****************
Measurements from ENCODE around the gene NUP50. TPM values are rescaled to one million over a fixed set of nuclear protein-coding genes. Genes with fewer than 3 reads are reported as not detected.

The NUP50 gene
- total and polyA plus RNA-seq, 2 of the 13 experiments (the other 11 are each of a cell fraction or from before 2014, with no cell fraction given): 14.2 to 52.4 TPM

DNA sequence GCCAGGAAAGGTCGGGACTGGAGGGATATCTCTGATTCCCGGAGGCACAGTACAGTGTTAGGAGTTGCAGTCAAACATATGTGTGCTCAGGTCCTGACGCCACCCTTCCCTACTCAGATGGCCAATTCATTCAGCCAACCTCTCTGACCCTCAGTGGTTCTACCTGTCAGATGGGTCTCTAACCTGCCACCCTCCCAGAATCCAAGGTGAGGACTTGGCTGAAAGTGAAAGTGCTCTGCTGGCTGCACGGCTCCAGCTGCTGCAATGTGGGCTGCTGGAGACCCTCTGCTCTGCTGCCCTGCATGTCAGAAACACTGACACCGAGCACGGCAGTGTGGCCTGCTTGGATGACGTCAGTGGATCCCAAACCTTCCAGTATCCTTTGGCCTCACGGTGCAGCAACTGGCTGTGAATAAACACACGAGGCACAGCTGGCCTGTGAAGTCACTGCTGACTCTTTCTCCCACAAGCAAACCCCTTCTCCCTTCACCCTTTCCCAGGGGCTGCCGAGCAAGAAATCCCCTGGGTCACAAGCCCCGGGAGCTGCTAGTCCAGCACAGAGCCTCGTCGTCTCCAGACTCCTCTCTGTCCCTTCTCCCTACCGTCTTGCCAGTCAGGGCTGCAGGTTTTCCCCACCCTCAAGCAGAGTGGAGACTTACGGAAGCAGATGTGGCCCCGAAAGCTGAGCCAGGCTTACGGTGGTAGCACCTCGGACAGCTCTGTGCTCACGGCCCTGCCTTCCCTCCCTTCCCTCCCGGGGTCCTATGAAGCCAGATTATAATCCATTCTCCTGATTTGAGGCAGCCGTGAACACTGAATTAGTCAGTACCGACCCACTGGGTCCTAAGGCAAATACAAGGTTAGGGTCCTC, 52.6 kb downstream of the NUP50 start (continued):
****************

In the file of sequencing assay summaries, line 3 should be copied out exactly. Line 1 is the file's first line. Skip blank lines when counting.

- total and polyA plus RNA-seq, 2 of the 13 experiments (the other 11 are each of a cell fraction or from before 2014, with no cell fraction given): 14.2 to 52.4 TPM